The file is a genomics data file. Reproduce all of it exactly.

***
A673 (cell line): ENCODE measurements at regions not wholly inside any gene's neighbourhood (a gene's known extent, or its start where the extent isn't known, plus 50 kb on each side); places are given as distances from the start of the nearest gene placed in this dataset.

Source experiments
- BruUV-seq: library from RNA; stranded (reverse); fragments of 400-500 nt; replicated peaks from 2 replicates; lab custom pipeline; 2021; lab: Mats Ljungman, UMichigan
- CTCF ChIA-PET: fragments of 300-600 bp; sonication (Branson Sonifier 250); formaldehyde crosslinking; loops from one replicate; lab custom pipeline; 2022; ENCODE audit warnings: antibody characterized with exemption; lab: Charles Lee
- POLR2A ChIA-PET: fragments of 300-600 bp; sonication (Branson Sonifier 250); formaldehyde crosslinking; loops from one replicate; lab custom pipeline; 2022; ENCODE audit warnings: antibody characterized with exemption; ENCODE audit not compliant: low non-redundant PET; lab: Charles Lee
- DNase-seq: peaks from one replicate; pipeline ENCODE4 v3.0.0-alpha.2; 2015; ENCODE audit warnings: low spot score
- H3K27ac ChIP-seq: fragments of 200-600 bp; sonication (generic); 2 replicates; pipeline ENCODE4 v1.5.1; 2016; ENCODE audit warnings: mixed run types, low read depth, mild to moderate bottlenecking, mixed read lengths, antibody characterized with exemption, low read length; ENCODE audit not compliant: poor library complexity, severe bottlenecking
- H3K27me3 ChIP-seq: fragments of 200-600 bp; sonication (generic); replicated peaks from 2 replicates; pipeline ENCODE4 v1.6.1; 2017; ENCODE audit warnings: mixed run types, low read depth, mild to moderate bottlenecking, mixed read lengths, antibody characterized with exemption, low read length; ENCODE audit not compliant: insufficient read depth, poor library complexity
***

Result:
A673 (cell line): ENCODE measurements at regions not wholly inside any gene's neighbourhood (a gene's known extent, or its start where the extent isn't known, plus 50 kb on each side); places are given as distances from the start of the nearest gene placed in this dataset.

Source experiments
- BruUV-seq: library from RNA; stranded (reverse); fragments of 400-500 nt; replicated peaks from 2 replicates; lab custom pipeline; 2021; lab: Mats Ljungman, UMichigan
- CTCF ChIA-PET: fragments of 300-600 bp; sonication (Branson Sonifier 250); formaldehyde crosslinking; loops from one replicate; lab custom pipeline; 2022; ENCODE audit warnings: antibody characterized with exemption; lab: Charles Lee
- POLR2A ChIA-PET: fragments of 300-600 bp; sonication (Branson Sonifier 250); formaldehyde crosslinking; loops from one replicate; lab custom pipeline; 2022; ENCODE audit warnings: antibody characterized with exemption; ENCODE audit not compliant: low non-redundant PET; lab: Charles Lee
- DNase-seq: peaks from one replicate; pipeline ENCODE4 v3.0.0-alpha.2; 2015; ENCODE audit warnings: low spot score
- H3K27ac ChIP-seq: fragments of 200-600 bp; sonication (generic); 2 replicates; pipeline ENCODE4 v1.5.1; 2016; ENCODE audit warnings: mixed run types, low read depth, mild to moderate bottlenecking, mixed read lengths, antibody characterized with exemption, low read length; ENCODE audit not compliant: poor library complexity, severe bottlenecking
- H3K27me3 ChIP-seq: fragments of 200-600 bp; sonication (generic); replicated peaks from 2 replicates; pipeline ENCODE4 v1.6.1; 2017; ENCODE audit warnings: mixed run types, low read depth, mild to moderate bottlenecking, mixed read lengths, antibody characterized with exemption, low read length; ENCODE audit not compliant: insufficient read depth, poor library complexity